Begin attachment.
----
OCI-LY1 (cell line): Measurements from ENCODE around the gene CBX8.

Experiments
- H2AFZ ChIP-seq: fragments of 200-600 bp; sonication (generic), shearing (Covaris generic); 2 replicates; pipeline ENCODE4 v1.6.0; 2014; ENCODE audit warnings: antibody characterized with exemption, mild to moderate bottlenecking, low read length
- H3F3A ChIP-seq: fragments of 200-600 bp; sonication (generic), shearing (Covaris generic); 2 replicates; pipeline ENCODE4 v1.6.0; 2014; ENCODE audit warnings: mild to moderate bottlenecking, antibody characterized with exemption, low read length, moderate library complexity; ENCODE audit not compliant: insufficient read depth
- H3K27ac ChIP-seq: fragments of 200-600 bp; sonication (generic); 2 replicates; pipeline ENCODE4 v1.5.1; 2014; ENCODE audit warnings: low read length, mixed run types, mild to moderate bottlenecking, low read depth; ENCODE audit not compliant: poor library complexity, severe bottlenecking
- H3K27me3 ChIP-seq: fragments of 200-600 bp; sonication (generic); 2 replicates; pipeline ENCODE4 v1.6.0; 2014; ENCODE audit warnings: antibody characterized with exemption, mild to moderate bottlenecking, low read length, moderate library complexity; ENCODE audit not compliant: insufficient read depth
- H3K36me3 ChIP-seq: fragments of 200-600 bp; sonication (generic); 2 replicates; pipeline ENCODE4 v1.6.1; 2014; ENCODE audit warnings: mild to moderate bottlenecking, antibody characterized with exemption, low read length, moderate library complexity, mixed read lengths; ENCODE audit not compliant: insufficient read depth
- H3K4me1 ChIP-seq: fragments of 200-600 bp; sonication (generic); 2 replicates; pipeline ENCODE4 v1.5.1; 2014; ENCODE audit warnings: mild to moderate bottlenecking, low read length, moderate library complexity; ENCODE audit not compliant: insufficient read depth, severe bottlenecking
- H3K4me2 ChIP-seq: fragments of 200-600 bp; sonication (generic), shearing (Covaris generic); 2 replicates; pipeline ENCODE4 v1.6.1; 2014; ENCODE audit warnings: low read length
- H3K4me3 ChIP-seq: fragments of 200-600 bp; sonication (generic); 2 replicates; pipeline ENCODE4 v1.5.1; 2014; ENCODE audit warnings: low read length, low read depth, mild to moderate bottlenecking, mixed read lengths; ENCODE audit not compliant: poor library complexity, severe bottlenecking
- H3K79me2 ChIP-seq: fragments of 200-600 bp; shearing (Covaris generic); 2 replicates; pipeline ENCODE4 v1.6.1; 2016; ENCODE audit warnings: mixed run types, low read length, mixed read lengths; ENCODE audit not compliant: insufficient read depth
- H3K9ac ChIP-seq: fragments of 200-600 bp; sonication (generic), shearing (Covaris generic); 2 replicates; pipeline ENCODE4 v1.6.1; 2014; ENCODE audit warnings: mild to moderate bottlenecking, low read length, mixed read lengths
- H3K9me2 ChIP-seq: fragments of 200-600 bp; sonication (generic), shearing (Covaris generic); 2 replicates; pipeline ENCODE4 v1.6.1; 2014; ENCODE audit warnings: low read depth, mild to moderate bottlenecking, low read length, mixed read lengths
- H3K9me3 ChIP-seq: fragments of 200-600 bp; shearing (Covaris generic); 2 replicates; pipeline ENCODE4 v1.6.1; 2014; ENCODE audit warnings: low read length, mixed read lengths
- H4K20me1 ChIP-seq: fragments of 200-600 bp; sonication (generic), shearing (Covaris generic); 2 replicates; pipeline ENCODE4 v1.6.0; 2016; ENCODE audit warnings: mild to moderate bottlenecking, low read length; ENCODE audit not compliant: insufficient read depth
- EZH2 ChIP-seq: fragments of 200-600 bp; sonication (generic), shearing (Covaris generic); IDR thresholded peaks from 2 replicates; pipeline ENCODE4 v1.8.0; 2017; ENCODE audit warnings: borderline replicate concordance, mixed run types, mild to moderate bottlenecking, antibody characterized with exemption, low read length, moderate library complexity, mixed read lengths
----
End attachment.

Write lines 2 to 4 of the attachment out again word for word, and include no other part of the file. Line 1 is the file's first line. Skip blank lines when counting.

Experiments
- H2AFZ ChIP-seq: fragments of 200-600 bp; sonication (generic), shearing (Covaris generic); 2 replicates; pipeline ENCODE4 v1.6.0; 2014; ENCODE audit warnings: antibody characterized with exemption, mild to moderate bottlenecking, low read length
- H3F3A ChIP-seq: fragments of 200-600 bp; sonication (generic), shearing (Covaris generic); 2 replicates; pipeline ENCODE4 v1.6.0; 2014; ENCODE audit warnings: mild to moderate bottlenecking, antibody characterized with exemption, low read length, moderate library complexity; ENCODE audit not compliant: insufficient read depth